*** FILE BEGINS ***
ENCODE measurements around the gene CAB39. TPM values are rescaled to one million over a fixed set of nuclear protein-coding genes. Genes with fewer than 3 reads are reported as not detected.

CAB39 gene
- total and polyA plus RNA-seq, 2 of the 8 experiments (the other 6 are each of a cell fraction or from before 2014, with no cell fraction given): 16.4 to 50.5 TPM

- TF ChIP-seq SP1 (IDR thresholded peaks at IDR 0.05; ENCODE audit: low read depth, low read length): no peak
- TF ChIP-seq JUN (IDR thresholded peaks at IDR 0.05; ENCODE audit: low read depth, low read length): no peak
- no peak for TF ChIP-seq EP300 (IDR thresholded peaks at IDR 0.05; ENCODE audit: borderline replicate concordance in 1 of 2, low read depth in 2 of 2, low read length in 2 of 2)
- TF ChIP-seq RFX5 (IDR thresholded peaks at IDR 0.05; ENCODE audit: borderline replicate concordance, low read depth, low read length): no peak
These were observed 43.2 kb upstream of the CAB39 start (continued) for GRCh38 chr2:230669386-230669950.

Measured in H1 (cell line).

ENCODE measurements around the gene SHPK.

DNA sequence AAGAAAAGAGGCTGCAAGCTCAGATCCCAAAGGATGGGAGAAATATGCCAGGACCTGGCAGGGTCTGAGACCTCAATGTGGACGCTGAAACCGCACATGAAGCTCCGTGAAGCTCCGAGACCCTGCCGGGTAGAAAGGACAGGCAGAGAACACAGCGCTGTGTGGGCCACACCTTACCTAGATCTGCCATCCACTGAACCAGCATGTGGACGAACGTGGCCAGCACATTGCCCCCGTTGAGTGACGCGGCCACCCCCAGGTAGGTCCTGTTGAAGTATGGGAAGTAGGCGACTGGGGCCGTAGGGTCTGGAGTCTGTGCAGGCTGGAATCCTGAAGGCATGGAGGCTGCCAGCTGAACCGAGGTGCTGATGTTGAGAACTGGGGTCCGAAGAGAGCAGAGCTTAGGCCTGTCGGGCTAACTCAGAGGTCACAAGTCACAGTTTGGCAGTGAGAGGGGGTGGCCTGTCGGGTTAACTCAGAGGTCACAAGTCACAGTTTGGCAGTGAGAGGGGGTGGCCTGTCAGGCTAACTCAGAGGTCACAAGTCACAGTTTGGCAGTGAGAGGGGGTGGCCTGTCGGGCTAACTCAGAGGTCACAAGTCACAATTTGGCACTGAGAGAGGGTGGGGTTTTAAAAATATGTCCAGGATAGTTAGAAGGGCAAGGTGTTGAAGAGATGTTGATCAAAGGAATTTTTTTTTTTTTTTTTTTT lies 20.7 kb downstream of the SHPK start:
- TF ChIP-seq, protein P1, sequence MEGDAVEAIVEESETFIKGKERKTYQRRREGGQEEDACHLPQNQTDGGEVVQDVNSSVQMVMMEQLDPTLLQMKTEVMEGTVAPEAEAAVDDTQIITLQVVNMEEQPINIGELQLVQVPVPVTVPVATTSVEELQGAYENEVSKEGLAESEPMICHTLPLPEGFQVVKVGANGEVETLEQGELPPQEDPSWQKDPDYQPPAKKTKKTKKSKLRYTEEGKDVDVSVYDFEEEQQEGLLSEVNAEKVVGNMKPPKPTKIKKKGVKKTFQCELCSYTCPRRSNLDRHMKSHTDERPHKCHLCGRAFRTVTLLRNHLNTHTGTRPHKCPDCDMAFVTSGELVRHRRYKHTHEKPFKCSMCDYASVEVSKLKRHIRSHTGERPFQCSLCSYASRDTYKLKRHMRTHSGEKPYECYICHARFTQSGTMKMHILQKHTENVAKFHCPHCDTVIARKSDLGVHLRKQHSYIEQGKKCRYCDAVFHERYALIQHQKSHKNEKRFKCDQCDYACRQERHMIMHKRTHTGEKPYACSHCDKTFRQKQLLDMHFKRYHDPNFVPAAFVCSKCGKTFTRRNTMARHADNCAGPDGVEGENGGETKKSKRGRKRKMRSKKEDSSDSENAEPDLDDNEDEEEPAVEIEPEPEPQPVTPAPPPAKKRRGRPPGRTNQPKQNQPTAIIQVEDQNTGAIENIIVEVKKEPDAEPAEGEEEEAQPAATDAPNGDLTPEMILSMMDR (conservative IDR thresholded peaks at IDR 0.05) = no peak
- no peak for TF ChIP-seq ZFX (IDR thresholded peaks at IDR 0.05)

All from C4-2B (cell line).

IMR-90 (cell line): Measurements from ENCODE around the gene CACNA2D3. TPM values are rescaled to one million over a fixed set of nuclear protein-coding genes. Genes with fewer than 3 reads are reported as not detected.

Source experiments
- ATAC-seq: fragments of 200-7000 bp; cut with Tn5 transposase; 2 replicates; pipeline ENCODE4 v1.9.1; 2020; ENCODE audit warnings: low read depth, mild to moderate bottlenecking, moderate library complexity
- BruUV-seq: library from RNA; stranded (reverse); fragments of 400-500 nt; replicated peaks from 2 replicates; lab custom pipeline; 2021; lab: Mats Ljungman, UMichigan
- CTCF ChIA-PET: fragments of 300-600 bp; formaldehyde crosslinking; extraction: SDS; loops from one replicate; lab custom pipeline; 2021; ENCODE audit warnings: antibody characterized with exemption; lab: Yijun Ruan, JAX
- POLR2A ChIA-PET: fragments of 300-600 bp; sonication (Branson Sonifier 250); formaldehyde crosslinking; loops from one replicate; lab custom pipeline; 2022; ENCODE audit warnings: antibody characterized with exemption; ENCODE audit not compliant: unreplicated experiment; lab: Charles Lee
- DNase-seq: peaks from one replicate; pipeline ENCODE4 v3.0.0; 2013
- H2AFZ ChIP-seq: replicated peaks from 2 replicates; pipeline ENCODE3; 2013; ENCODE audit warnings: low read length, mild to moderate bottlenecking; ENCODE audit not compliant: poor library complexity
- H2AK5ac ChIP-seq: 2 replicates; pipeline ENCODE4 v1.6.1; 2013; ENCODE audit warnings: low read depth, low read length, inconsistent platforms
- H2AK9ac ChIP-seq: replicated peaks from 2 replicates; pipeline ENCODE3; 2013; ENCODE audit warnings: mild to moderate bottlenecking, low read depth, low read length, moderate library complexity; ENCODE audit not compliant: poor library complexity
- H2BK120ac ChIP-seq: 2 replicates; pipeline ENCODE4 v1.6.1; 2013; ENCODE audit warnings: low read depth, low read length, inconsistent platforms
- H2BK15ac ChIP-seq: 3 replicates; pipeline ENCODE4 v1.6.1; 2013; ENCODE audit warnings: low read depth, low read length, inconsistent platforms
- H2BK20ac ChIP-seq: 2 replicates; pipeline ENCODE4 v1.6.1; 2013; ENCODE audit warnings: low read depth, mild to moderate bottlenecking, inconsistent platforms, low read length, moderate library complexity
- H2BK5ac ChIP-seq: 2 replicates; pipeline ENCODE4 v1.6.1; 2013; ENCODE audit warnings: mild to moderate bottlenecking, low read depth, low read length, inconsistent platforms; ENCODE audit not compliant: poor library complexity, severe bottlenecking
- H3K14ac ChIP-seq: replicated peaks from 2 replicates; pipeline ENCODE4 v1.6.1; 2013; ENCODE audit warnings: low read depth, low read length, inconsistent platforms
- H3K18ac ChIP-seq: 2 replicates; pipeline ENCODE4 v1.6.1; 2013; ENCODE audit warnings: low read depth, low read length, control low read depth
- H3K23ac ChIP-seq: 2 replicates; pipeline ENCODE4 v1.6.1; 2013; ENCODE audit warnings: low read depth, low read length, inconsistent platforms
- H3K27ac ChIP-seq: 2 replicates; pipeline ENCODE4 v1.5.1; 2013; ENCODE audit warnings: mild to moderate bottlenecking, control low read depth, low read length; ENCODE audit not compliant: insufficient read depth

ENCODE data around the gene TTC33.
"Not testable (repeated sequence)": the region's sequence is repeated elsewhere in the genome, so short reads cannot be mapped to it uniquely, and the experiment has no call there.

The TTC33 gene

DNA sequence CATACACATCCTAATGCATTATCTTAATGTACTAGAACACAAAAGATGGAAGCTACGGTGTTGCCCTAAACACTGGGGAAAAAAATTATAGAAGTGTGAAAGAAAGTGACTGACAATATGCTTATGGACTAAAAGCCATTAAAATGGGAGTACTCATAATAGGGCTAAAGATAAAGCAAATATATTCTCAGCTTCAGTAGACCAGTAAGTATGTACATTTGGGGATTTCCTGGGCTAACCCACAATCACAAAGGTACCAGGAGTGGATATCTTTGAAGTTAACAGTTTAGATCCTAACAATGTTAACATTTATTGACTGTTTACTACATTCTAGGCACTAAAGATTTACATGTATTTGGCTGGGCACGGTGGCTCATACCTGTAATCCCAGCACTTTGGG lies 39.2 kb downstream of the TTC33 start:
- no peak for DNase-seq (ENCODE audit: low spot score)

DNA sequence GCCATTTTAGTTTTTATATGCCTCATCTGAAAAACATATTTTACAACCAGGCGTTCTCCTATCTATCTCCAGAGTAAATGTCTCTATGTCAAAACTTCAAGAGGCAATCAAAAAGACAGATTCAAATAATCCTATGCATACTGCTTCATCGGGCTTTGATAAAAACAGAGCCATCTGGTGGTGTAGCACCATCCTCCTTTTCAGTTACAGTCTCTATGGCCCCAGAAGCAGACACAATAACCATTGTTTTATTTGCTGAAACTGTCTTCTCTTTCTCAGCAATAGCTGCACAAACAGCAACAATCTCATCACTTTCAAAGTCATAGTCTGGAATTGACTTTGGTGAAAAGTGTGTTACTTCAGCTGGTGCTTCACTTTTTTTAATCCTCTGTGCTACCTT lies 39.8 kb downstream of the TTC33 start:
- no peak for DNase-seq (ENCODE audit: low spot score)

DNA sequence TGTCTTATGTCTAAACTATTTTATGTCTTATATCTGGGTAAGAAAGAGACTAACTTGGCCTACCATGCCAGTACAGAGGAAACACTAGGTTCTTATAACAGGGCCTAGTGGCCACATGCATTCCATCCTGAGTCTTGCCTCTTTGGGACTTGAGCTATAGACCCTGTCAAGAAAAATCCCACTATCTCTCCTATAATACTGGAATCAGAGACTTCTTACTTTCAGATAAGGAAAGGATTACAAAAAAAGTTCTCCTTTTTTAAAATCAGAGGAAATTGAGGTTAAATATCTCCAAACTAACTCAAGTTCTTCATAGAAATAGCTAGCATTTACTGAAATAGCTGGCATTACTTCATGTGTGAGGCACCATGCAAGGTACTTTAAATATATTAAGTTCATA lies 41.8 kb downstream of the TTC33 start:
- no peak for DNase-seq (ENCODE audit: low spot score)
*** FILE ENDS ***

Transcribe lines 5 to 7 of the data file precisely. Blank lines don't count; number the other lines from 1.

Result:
- TF ChIP-seq JUN (IDR thresholded peaks at IDR 0.05; ENCODE audit: low read depth, low read length): no peak
- no peak for TF ChIP-seq EP300 (IDR thresholded peaks at IDR 0.05; ENCODE audit: borderline replicate concordance in 1 of 2, low read depth in 2 of 2, low read length in 2 of 2)
- TF ChIP-seq RFX5 (IDR thresholded peaks at IDR 0.05; ENCODE audit: borderline replicate concordance, low read depth, low read length): no peak